DANIEL ASHBY – an amazing pioneer!
Daniel Ashby was an early resident of Chariton County, MO, settling on the bluffs overlooking the Chariton River bottom.
Born in Virginia, Daniel grew up on the Salt River in Mercer County, Kentucky. As a young man, he served as sheriff of Hopkins County, Kentucky, where he married his first wife Cassandra Leeper. The young couple left Kentucky for the Missouri territory in the fall of 1818.
In Ashby’s recollections of his early years in Missouri, he described the cordial relationship he had with the Iowa tribe in the area. He traded with them, spoke their language, and, being a talented runner, won several foot races against Indian braves.
In 1827 Ashby led a company of local militiamen in a short lived Indian uprising known as the Big Neck War.
The “Hooser mill incident” demonstrates Ashby’s courage and sense of justice. The portable Hooser mill was intended for the general use of settlements along the river. However, a small group of men began operating the mill exclusively for their own benefit. When he learned of this underhandedness, Ashby confronted the men. He threatened to cut the rawhide belt that turned the mill’s grinding wheel. The leader of the group proffered a knife and dared him to do so. Ashby dismounted, grabbed the knife, cut the belt in half, and departed, unmolested. As he rode away, Ashby called back: “I consider the whole set of you a pack of unprincipled scoundrels who dare not resent any insult a gentleman may think proper to pass upon you.”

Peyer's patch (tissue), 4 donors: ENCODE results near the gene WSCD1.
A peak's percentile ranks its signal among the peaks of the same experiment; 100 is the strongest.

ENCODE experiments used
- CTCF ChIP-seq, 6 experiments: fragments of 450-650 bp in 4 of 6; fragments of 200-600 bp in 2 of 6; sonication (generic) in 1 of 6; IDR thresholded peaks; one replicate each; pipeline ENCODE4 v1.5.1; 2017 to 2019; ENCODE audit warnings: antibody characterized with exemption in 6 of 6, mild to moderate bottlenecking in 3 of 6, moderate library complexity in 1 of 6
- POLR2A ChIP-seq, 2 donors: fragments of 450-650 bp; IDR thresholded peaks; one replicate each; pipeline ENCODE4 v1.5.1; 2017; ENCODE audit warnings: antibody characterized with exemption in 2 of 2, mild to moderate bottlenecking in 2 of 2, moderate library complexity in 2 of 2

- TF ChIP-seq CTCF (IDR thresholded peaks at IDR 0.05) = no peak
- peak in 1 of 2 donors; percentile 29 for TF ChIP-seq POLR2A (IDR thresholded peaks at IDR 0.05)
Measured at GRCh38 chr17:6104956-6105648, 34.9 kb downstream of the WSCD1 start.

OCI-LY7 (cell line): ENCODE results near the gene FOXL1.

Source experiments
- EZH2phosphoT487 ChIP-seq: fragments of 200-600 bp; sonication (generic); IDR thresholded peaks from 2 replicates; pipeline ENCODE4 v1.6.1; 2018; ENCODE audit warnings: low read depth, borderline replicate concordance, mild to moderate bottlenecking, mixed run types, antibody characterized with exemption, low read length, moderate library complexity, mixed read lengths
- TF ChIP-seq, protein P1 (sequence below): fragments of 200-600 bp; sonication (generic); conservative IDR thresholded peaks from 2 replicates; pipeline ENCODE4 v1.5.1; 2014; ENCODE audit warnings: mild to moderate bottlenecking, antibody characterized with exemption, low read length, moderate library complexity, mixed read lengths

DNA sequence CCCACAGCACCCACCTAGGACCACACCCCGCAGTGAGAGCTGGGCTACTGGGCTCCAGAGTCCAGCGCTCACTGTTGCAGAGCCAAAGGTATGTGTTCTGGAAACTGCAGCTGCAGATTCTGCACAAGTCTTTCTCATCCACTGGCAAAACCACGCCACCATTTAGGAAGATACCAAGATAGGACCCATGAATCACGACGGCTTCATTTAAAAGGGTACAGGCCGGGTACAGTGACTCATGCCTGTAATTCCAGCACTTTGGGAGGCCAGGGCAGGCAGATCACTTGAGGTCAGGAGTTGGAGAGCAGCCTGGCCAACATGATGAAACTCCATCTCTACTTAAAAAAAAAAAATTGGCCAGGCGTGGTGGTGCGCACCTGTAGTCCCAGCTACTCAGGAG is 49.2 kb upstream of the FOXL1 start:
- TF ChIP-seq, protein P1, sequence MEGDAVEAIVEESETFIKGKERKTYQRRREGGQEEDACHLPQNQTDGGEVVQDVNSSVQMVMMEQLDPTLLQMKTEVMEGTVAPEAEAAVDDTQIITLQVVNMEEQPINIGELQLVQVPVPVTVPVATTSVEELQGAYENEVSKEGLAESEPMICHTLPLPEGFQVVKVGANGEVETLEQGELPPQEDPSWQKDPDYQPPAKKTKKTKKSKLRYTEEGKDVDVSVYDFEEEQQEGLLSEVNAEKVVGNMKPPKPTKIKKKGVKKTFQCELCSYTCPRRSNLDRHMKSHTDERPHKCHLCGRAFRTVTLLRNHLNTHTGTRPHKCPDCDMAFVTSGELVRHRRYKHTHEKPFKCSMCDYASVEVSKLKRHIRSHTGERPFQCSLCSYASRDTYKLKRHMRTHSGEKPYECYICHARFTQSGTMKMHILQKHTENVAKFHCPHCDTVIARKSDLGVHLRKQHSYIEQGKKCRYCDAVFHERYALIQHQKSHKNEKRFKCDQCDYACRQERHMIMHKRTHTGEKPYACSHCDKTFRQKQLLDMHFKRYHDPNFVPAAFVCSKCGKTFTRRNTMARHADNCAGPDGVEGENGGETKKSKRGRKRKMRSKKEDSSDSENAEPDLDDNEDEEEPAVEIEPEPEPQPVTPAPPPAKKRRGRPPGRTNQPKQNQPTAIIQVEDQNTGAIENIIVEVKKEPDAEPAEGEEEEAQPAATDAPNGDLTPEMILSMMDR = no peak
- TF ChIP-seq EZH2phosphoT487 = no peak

Civic minded, Ashby served on the first county court and in both the state assembly and senate in Jefferson City. President Van Buren appointed — and President Tyler reappointed — him receiver of public moneys in the land office at Lexington, MO.
In census returns for 1850 and 1860, Ashby is living in the Grand River township of Henry County, MO. In the 1870 census return, he is a resident of Prairie township, Chariton County, MO. With him is his fourth wife, Idress, and two young children, John and Sam, from his marriage to his third wife, Henrietta, who died in 1863.
In 1877, the year before his death, this hardy and well-respected pioneer was honored at The Old Settlers’ Reunion in Keytesville, MO, where he was compared to Daniel Boone.
[Source: the 1883 history of Howard and Chariton counties]
Daniel Ashby’s Findagrave.com memorial #14133914. He is buried in the Old Asbhy Cemetery – on a hill overlooking the river bottoms.
He and Robert Anderson Younger share the grave marker. They were both husbands of Idress Elizabeth Craig.
Our genealogy library has a more detailed history of his exploits and experiences.